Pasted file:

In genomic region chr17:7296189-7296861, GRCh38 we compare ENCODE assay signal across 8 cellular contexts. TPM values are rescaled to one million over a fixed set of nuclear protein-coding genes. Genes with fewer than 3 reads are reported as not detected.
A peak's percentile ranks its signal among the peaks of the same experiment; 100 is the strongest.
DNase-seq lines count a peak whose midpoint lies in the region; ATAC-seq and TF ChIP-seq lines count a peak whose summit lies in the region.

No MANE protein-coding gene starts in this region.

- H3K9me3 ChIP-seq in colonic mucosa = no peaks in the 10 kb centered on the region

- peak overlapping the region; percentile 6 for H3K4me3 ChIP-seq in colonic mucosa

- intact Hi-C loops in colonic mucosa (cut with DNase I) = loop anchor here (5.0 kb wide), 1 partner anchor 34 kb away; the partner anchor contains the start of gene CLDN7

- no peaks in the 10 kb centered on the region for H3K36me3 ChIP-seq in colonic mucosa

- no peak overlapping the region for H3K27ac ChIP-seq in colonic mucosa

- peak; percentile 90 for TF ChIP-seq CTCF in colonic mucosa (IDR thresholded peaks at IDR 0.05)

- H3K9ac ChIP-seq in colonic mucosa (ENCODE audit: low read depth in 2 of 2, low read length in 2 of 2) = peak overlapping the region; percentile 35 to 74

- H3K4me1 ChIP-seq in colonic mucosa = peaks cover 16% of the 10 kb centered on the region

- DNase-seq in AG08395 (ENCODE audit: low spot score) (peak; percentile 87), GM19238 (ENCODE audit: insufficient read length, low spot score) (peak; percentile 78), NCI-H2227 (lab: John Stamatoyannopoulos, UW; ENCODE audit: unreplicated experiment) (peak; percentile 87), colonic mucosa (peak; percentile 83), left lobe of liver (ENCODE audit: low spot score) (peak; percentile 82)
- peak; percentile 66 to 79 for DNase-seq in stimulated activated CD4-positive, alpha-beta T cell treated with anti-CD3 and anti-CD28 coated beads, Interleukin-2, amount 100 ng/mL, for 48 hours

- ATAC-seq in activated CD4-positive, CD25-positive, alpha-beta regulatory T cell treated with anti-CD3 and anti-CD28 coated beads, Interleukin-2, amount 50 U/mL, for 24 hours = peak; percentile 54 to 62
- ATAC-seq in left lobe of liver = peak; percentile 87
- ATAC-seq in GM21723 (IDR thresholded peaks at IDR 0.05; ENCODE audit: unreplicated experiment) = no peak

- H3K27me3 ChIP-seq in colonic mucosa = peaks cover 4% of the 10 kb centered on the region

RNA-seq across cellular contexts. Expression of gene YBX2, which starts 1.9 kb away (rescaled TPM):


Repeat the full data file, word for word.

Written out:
In genomic region chr17:7296189-7296861, GRCh38 we compare ENCODE assay signal across 8 cellular contexts. TPM values are rescaled to one million over a fixed set of nuclear protein-coding genes. Genes with fewer than 3 reads are reported as not detected.
A peak's percentile ranks its signal among the peaks of the same experiment; 100 is the strongest.
DNase-seq lines count a peak whose midpoint lies in the region; ATAC-seq and TF ChIP-seq lines count a peak whose summit lies in the region.

No MANE protein-coding gene starts in this region.

- H3K9me3 ChIP-seq in colonic mucosa = no peaks in the 10 kb centered on the region

- peak overlapping the region; percentile 6 for H3K4me3 ChIP-seq in colonic mucosa

- intact Hi-C loops in colonic mucosa (cut with DNase I) = loop anchor here (5.0 kb wide), 1 partner anchor 34 kb away; the partner anchor contains the start of gene CLDN7

- no peaks in the 10 kb centered on the region for H3K36me3 ChIP-seq in colonic mucosa

- no peak overlapping the region for H3K27ac ChIP-seq in colonic mucosa

- peak; percentile 90 for TF ChIP-seq CTCF in colonic mucosa (IDR thresholded peaks at IDR 0.05)

- H3K9ac ChIP-seq in colonic mucosa (ENCODE audit: low read depth in 2 of 2, low read length in 2 of 2) = peak overlapping the region; percentile 35 to 74

- H3K4me1 ChIP-seq in colonic mucosa = peaks cover 16% of the 10 kb centered on the region

- DNase-seq in AG08395 (ENCODE audit: low spot score) (peak; percentile 87), GM19238 (ENCODE audit: insufficient read length, low spot score) (peak; percentile 78), NCI-H2227 (lab: John Stamatoyannopoulos, UW; ENCODE audit: unreplicated experiment) (peak; percentile 87), colonic mucosa (peak; percentile 83), left lobe of liver (ENCODE audit: low spot score) (peak; percentile 82)
- peak; percentile 66 to 79 for DNase-seq in stimulated activated CD4-positive, alpha-beta T cell treated with anti-CD3 and anti-CD28 coated beads, Interleukin-2, amount 100 ng/mL, for 48 hours

- ATAC-seq in activated CD4-positive, CD25-positive, alpha-beta regulatory T cell treated with anti-CD3 and anti-CD28 coated beads, Interleukin-2, amount 50 U/mL, for 24 hours = peak; percentile 54 to 62
- ATAC-seq in left lobe of liver = peak; percentile 87
- ATAC-seq in GM21723 (IDR thresholded peaks at IDR 0.05; ENCODE audit: unreplicated experiment) = no peak

- H3K27me3 ChIP-seq in colonic mucosa = peaks cover 4% of the 10 kb centered on the region

RNA-seq across cellular contexts. Expression of gene YBX2, which starts 1.9 kb away (rescaled TPM):